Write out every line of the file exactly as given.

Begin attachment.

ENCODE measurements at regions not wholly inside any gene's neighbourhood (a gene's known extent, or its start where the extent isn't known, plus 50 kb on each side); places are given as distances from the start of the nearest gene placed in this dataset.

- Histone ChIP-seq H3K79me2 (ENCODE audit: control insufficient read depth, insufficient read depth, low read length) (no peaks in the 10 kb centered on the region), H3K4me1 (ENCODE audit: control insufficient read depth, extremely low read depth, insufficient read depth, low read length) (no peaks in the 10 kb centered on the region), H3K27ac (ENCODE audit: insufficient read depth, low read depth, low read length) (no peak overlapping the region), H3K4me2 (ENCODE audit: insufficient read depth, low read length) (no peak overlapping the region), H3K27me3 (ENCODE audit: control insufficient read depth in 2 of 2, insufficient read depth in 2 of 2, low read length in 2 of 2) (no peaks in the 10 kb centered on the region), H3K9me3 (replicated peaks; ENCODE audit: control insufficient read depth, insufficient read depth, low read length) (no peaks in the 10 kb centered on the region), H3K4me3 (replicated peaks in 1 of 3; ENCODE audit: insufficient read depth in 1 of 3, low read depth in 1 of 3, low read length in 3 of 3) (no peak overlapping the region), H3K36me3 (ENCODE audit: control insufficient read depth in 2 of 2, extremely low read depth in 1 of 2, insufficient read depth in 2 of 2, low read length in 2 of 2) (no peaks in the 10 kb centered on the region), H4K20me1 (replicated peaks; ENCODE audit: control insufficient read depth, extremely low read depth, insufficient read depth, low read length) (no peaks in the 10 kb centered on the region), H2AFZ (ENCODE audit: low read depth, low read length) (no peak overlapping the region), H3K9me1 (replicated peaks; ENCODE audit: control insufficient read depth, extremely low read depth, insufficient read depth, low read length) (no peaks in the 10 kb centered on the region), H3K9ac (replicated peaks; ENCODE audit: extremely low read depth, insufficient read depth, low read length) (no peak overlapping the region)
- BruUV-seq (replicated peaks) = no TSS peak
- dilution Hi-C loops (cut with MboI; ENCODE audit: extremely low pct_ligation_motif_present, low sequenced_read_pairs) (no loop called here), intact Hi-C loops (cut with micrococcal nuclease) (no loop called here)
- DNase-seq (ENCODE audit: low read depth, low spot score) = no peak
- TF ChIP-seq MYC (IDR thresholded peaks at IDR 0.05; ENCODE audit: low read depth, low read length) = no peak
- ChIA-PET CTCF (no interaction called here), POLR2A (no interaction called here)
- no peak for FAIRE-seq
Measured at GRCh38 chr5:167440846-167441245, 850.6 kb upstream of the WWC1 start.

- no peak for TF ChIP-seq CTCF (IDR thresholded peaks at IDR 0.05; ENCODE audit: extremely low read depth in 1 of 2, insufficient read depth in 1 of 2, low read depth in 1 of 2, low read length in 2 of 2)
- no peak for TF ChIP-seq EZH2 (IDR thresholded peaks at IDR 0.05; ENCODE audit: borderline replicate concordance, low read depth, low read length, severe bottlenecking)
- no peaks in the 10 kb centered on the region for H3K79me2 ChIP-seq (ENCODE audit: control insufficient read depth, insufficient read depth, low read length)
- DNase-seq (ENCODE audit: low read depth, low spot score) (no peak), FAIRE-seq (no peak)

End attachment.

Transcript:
ENCODE measurements at regions not wholly inside any gene's neighbourhood (a gene's known extent, or its start where the extent isn't known, plus 50 kb on each side); places are given as distances from the start of the nearest gene placed in this dataset.

- Histone ChIP-seq H3K79me2 (ENCODE audit: control insufficient read depth, insufficient read depth, low read length) (no peaks in the 10 kb centered on the region), H3K4me1 (ENCODE audit: control insufficient read depth, extremely low read depth, insufficient read depth, low read length) (no peaks in the 10 kb centered on the region), H3K27ac (ENCODE audit: insufficient read depth, low read depth, low read length) (no peak overlapping the region), H3K4me2 (ENCODE audit: insufficient read depth, low read length) (no peak overlapping the region), H3K27me3 (ENCODE audit: control insufficient read depth in 2 of 2, insufficient read depth in 2 of 2, low read length in 2 of 2) (no peaks in the 10 kb centered on the region), H3K9me3 (replicated peaks; ENCODE audit: control insufficient read depth, insufficient read depth, low read length) (no peaks in the 10 kb centered on the region), H3K4me3 (replicated peaks in 1 of 3; ENCODE audit: insufficient read depth in 1 of 3, low read depth in 1 of 3, low read length in 3 of 3) (no peak overlapping the region), H3K36me3 (ENCODE audit: control insufficient read depth in 2 of 2, extremely low read depth in 1 of 2, insufficient read depth in 2 of 2, low read length in 2 of 2) (no peaks in the 10 kb centered on the region), H4K20me1 (replicated peaks; ENCODE audit: control insufficient read depth, extremely low read depth, insufficient read depth, low read length) (no peaks in the 10 kb centered on the region), H2AFZ (ENCODE audit: low read depth, low read length) (no peak overlapping the region), H3K9me1 (replicated peaks; ENCODE audit: control insufficient read depth, extremely low read depth, insufficient read depth, low read length) (no peaks in the 10 kb centered on the region), H3K9ac (replicated peaks; ENCODE audit: extremely low read depth, insufficient read depth, low read length) (no peak overlapping the region)
- BruUV-seq (replicated peaks) = no TSS peak
- dilution Hi-C loops (cut with MboI; ENCODE audit: extremely low pct_ligation_motif_present, low sequenced_read_pairs) (no loop called here), intact Hi-C loops (cut with micrococcal nuclease) (no loop called here)
- DNase-seq (ENCODE audit: low read depth, low spot score) = no peak
- TF ChIP-seq MYC (IDR thresholded peaks at IDR 0.05; ENCODE audit: low read depth, low read length) = no peak
- ChIA-PET CTCF (no interaction called here), POLR2A (no interaction called here)
- no peak for FAIRE-seq
Measured at GRCh38 chr5:167440846-167441245, 850.6 kb upstream of the WWC1 start.

- no peak for TF ChIP-seq CTCF (IDR thresholded peaks at IDR 0.05; ENCODE audit: extremely low read depth in 1 of 2, insufficient read depth in 1 of 2, low read depth in 1 of 2, low read length in 2 of 2)
- no peak for TF ChIP-seq EZH2 (IDR thresholded peaks at IDR 0.05; ENCODE audit: borderline replicate concordance, low read depth, low read length, severe bottlenecking)
- no peaks in the 10 kb centered on the region for H3K79me2 ChIP-seq (ENCODE audit: control insufficient read depth, insufficient read depth, low read length)
- DNase-seq (ENCODE audit: low read depth, low spot score) (no peak), FAIRE-seq (no peak)